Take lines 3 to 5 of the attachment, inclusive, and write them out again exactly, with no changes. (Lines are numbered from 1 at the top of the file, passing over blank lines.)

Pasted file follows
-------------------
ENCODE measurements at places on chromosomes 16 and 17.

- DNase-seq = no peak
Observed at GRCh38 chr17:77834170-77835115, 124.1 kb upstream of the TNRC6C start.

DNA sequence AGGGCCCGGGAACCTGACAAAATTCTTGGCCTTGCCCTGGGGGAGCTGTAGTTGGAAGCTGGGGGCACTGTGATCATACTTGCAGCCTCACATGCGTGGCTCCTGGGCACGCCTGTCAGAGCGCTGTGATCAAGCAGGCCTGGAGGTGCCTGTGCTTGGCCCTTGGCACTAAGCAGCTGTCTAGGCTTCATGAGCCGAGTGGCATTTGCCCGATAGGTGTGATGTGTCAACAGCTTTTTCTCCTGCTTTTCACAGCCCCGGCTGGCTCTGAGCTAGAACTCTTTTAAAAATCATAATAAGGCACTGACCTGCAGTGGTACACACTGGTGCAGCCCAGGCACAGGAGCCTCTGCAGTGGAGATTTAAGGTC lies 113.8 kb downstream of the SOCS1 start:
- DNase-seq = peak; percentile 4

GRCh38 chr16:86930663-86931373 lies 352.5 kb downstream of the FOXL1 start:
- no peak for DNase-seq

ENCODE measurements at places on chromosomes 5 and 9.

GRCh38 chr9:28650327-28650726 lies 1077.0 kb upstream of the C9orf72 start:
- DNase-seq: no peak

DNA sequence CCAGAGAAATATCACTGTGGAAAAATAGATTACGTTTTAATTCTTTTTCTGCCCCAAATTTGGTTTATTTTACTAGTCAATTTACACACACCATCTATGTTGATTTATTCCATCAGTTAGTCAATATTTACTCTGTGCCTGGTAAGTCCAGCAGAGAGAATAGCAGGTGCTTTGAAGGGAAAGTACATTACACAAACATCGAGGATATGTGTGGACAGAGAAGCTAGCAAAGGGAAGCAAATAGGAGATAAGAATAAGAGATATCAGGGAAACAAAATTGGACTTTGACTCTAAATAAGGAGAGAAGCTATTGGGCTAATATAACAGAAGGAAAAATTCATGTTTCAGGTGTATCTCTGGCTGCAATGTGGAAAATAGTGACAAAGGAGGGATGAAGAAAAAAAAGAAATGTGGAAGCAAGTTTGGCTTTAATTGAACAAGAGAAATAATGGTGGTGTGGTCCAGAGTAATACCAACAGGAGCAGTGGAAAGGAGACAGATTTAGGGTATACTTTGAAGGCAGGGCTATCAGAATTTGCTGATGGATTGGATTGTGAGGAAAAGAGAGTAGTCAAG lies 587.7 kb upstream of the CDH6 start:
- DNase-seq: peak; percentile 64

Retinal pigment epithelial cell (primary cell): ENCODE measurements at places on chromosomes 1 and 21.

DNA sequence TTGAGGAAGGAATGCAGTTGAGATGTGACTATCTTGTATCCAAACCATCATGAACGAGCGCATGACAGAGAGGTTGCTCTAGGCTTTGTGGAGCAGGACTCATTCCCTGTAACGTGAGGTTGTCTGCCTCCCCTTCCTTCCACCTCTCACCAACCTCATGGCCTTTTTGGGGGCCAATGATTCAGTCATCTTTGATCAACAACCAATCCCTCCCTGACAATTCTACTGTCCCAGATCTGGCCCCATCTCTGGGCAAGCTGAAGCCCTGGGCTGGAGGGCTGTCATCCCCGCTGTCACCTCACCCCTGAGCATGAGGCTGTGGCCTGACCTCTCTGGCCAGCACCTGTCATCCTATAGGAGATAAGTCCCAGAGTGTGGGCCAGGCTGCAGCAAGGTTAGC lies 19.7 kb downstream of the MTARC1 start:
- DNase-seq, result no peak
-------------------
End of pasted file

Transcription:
Observed at GRCh38 chr17:77834170-77835115, 124.1 kb upstream of the TNRC6C start.

DNA sequence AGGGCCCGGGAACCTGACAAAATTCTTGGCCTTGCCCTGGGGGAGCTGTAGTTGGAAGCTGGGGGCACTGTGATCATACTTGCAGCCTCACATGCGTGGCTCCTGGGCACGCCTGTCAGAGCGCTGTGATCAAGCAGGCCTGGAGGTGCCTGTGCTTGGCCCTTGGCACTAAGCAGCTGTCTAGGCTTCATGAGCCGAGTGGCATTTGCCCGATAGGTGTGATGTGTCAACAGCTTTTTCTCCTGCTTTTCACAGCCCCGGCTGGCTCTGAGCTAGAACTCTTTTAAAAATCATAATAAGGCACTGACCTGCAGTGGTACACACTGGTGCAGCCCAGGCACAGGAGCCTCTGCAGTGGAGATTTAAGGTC lies 113.8 kb downstream of the SOCS1 start:
- DNase-seq = peak; percentile 4